Check out the official video for “Vulture”
All Streaming Links: https://smarturl.it/WhatzernameVulture
Afrobeat experimentalist producers Trrmà released their latest single, ‘Dhaulagiri’ on 9 April and it’s a great listen.The track is lifted from their upcoming album, The Earth's Relief via 577 Records which will be released on 1st of May. The duo have received support from Italian publications Son Of Marketing, Music Week, Rockerilla and Blow Up. The duo have toured Japan, sharing a stage with Tatsuya Yoshida (Ruins), Koichi Makigami(Tzadik), and Doravideo.
Trrmà has also collaborated with American visual artist and pianist Charlemagne Palestine whilst one-half of Trrmà, Giovanni Todisco has previously worked with Italian punk duo? Also. Having toured Europe, the duo also played at L’homme a deux oreilles and Time Zones Festival.
Based in the South of Italy, Trrmà is comprised of Giovanni Todisco on drums and percussions and Giuseppe Candiano on modular synthesizers. Todisco, a teacher of drums and percussion in several music schools, received his formal from Monopoli Conservatory in “Classical Percussions”. Candiano studied jazz guitar and trumpet before he went on to teach himself the synthesizer with a focus on electronic music.
Trrmà find inspiration in the beginnings of afrofuturism with Sun Ra taking centre stage while the more structured aspects of Iannis Xenakis provide support. The resulting sound is complex, with parallels being drawn to the likes of Clap! Clap! and Flying Lotus, while the jazzy aspects of Portico Quartet appear here and there.
Taking tribal percussionism to the next level, Trrmà combine two simple elements of drums and electronic embellishments. That is where the simplicity stops as ‘Dhaulagiri’ writhes in its own experimentalism. Polyrhythmic flourishes throughout the single break up the expected beat, ensuring that the listener is encouraged to pay attention to the details found within the nuances of the sound rather than allowing for passive listening.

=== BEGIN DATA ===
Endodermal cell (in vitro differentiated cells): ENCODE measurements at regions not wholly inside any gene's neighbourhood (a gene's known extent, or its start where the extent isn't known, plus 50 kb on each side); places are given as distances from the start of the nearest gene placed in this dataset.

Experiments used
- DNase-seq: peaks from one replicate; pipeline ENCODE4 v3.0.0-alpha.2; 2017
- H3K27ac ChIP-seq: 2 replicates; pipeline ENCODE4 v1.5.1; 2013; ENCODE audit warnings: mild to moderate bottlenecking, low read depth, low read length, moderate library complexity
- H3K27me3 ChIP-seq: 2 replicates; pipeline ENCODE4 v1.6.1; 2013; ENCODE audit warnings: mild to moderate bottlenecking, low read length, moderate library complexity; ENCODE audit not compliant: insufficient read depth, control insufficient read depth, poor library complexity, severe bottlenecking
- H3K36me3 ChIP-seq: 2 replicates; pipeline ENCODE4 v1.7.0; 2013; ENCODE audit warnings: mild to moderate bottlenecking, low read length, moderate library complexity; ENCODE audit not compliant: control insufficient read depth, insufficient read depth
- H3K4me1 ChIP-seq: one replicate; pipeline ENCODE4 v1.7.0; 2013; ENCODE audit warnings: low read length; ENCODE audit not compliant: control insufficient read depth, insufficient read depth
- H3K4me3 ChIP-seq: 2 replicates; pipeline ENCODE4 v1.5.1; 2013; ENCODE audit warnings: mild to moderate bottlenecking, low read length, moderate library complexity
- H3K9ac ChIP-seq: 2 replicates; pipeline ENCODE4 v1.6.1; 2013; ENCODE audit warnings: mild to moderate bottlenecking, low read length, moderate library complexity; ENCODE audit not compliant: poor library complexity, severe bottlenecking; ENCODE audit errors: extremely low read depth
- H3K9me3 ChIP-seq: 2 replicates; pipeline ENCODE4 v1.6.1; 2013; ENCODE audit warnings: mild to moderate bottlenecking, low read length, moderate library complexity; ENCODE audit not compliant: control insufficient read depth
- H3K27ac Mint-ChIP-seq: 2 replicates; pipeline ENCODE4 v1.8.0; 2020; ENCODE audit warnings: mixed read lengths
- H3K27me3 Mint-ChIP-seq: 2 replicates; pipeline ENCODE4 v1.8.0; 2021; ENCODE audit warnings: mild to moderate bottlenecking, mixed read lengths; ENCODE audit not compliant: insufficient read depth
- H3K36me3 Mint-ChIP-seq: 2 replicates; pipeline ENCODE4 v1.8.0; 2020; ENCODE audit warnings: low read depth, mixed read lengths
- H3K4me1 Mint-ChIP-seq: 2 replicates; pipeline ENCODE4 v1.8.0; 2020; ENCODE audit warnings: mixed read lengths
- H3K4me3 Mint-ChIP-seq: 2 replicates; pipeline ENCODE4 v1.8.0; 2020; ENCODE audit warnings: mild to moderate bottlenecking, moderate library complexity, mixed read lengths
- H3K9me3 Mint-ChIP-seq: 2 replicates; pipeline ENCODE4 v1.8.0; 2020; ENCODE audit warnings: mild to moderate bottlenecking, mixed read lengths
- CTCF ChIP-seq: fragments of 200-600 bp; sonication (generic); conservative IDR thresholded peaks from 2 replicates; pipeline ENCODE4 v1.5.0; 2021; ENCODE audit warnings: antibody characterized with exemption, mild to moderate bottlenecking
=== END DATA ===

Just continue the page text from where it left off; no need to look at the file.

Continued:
Trrmà take the time to describe the track to their fans, “‘Dhaulagiri’ combines afro-jazz percussion elements with abstract electronics that remind spacey 90’ scratch DJ works. An unconventional form of broken beat composition.”
Other faves round here Makalu, Cho Oyu and the blissed outKangchenjunga.
Check Makalu here:
Donovan Woods is “no stranger to making music that tugs at the heart-strings” (FADER), and his poetic new video for “Grew Apart”, the alluring new song previewing his forthcoming album, is available on all platforms now.
Produced by Cherie Sinclair (Big Sean, Carly Rae Jepsen) and directed by Woods’ long-time collaborator Ryley Burghall the video was shot in Toronto. Co-written by Woods, Logan Wall, and Travis Wood, “Grew Apart” showcases Woods’ proclivity for intimate songwriting and has earned more than 300k streams on streaming platforms.